Το 1913, σταμάτησε τον πρωταθλητισμό γιατί έγινε επαγγελματίας και ξεκίνησε να διδάσκει κολύμβηση στο Λέστερ. Το 1917, παντρεύτηκε και μετανάστευσε στον Καναδά όπου έζησε τα υπόλοιπα χρόνια μέχρι το θάνατο της το 1968.
Στη φωτογραφία, τα κορίτσια που κατέκτησαν το χρυσό μετάλλιο στα 4Χ100, με την συνοδό τους στη μέση. Απο τα αριστερά προς τα δεξιά: η Ισαβέλλα Μουρ, η Τζένυ Φλέτσερ, η Άννυ Σπέιρς και η Ιρένε Στηρ.
Η Μουρ παραμένει η νεώτερη Βρετανίδα που έχει πάρει Ολυμπιακό χρυσό μετάλλιο και συγχρόνως η μόνη Σκωτσέζα που το κατάφερε στην κολύμβηση.
Η Στηρ είναι μία από τις τρεις μόνο γυναίκες από την Ουαλία, που έχουν κερδίσει Ολυμπιακό χρυσό μετάλλιο.

Women in the Great Depression, 1930’s

Colorization Manos Athanasiadis

Colorization Manos Athanasiadis

Colorization Manos Athanasiadis

Colorization Manos Athanasiadis

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A mother in California who with her husband and her two children will be returned to Oklahoma by the Relief Administration. This family had lost a two-year-old baby during the winter as a result of exposure (Dorothea Lange, 1927 – Library of Congress)

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Migratory agricultural worker from Florida waiting to leave Belcross, North Carolina to another job at Onley, Virginia. It is Sunday and she is wearing her best clothes. (Jack Delano, 1940 – Library of Congress)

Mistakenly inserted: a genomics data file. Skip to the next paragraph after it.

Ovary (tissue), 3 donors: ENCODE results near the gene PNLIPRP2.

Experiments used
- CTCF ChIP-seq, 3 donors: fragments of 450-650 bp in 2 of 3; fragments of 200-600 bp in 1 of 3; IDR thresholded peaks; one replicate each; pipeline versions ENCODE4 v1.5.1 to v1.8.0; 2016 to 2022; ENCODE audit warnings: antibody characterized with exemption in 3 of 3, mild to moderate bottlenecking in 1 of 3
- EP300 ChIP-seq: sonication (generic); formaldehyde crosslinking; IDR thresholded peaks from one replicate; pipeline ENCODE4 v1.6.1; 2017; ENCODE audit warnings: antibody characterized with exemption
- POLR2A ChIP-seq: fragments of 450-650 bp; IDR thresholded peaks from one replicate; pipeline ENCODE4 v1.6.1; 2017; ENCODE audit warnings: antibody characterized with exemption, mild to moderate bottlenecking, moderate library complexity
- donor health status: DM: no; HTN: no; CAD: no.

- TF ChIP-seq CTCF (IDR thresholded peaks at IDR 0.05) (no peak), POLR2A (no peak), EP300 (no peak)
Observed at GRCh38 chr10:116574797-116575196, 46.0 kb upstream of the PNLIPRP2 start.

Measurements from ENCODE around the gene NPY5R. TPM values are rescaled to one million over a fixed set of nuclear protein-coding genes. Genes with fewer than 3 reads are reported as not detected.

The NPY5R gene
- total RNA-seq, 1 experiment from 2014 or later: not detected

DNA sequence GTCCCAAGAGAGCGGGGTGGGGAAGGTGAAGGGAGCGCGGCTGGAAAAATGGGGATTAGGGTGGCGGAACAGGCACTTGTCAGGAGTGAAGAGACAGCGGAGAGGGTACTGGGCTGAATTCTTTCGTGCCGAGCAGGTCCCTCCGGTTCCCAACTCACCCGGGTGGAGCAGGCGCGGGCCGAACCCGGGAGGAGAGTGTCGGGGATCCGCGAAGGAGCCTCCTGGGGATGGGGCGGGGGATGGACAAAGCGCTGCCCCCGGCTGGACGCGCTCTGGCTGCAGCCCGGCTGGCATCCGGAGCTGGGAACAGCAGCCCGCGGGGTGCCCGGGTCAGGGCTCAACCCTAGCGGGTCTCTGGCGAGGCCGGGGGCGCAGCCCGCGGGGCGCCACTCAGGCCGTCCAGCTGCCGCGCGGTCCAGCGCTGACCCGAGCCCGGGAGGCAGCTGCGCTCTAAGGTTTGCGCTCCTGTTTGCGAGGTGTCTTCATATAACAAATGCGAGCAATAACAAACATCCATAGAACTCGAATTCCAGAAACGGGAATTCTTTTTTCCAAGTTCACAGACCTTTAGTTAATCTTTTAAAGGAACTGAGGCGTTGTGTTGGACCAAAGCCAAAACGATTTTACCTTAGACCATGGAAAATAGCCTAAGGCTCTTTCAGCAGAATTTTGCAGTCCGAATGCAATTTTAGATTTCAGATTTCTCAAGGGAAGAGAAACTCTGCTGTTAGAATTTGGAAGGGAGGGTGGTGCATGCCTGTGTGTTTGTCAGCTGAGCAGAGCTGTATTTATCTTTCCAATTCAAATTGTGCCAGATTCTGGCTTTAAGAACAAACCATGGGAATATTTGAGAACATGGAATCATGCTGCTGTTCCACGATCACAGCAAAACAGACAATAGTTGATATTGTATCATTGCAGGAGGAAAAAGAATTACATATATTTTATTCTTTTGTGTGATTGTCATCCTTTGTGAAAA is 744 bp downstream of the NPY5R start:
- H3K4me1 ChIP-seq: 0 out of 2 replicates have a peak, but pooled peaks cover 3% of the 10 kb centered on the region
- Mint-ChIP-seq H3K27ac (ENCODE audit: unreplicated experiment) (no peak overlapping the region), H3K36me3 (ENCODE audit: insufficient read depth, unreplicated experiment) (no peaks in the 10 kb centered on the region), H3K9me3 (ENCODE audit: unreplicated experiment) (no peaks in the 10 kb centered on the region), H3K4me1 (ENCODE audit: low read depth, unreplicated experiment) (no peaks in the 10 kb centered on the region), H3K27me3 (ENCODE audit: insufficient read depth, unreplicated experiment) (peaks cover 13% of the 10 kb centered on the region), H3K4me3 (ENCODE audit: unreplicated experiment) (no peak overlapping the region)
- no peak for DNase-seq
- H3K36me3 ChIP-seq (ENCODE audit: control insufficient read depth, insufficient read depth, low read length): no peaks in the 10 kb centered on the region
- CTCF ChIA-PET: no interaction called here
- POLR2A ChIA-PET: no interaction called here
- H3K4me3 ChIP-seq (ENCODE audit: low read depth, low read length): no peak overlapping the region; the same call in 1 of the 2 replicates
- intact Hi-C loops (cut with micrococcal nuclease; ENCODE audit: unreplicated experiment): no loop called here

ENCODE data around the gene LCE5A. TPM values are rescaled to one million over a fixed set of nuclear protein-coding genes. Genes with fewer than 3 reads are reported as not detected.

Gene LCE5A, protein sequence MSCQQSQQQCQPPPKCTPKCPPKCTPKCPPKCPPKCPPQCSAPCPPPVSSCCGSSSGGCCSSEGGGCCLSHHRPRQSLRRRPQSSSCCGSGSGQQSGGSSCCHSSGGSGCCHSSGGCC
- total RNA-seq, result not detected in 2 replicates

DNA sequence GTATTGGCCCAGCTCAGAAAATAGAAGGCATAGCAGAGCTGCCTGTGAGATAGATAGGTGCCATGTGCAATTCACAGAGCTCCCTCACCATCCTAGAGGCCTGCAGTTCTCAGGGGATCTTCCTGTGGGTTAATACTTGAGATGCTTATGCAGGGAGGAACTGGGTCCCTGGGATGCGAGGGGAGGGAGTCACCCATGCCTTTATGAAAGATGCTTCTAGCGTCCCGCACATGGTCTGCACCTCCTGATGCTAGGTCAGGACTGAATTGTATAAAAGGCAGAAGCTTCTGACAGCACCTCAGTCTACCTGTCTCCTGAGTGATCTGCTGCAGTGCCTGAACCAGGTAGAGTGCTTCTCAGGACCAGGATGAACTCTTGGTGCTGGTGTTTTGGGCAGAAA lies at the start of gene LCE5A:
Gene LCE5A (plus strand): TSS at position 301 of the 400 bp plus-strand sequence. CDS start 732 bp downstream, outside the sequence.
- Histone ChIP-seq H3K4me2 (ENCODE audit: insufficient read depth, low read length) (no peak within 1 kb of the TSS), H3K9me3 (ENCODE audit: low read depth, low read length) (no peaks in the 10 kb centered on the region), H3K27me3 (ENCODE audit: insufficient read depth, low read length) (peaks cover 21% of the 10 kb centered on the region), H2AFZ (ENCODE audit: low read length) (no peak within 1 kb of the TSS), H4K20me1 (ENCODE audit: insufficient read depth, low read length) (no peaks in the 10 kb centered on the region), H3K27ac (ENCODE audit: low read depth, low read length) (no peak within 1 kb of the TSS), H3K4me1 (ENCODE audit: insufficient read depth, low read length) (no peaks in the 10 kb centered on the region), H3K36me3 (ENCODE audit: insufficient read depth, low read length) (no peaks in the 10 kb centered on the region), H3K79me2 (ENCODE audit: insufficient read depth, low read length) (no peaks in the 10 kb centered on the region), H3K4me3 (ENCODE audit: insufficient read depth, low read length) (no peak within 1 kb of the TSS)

The Great Depression was a severe worldwide economic depression which started in 1930 and lasted until the late 1930s. Industries that suffered the most included construction, agriculture as dust-bowl conditions persisted in the agricultural heartland, shipping, mining, and logging as well as durable goods like automobiles and appliances that could be postponed. The Depression also resulted in the mass migration of people from badly hit areas in the Great Plains and the South to places such as California and the North, respectively.
The Dust Bowl, was a period of severe dust storms that greatly damaged the ecology and agriculture of the US and Canadian prairies during the 1930s; severe drought and a failure to apply dry-land farming methods to prevent wind erosion caused the phenomenon. With insufficient understanding of the ecology of the Plains, farmers had conducted extensive deep plowing of the virgin topsoil of the Great Plains during the previous decade; this had displaced the native, deep-rooted grasses that normally trapped soil and moisture even during periods of drought and high winds. The rapid mechanization of farm equipment, especially small gasoline tractors, and widespread use of the combine harvester contributed to farmers’ decisions to convert arid grassland to cultivated cropland.
During the drought of the 1930s, the unanchored soil turned to dust, which the prevailing winds blew away in huge clouds that sometimes blackened the sky.
The Dust Bowl forced tens of thousands of families to abandon their farms. Many of these families, who were often known as “Okies” because so many of them came from Oklahoma, migrated to California and other states. The term came to be known in the 1930s as the standard term for those who had lost everything and were struggling the most during the Great Depression.
The Dust Bowl exodus was the largest migration in American history within a short period of time. Between 1930 and 1940, approximately 3.5 million people moved out of the Plains states.